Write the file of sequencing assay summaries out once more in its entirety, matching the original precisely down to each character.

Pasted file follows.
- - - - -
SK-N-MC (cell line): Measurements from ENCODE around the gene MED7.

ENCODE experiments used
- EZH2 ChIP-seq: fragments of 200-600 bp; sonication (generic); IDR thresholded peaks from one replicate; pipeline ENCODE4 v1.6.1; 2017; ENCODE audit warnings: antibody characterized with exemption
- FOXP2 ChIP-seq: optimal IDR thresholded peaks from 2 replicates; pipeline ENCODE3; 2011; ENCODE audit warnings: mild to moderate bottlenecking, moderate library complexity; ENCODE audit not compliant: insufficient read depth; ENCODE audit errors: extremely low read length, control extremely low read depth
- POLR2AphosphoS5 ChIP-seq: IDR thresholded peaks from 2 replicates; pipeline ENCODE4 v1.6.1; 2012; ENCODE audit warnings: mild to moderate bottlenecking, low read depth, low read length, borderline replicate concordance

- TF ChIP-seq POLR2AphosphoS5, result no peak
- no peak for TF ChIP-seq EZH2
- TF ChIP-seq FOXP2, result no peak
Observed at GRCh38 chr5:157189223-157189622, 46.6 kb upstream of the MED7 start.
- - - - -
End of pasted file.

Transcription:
SK-N-MC (cell line): Measurements from ENCODE around the gene MED7.

ENCODE experiments used
- EZH2 ChIP-seq: fragments of 200-600 bp; sonication (generic); IDR thresholded peaks from one replicate; pipeline ENCODE4 v1.6.1; 2017; ENCODE audit warnings: antibody characterized with exemption
- FOXP2 ChIP-seq: optimal IDR thresholded peaks from 2 replicates; pipeline ENCODE3; 2011; ENCODE audit warnings: mild to moderate bottlenecking, moderate library complexity; ENCODE audit not compliant: insufficient read depth; ENCODE audit errors: extremely low read length, control extremely low read depth
- POLR2AphosphoS5 ChIP-seq: IDR thresholded peaks from 2 replicates; pipeline ENCODE4 v1.6.1; 2012; ENCODE audit warnings: mild to moderate bottlenecking, low read depth, low read length, borderline replicate concordance

- TF ChIP-seq POLR2AphosphoS5, result no peak
- no peak for TF ChIP-seq EZH2
- TF ChIP-seq FOXP2, result no peak
Observed at GRCh38 chr5:157189223-157189622, 46.6 kb upstream of the MED7 start.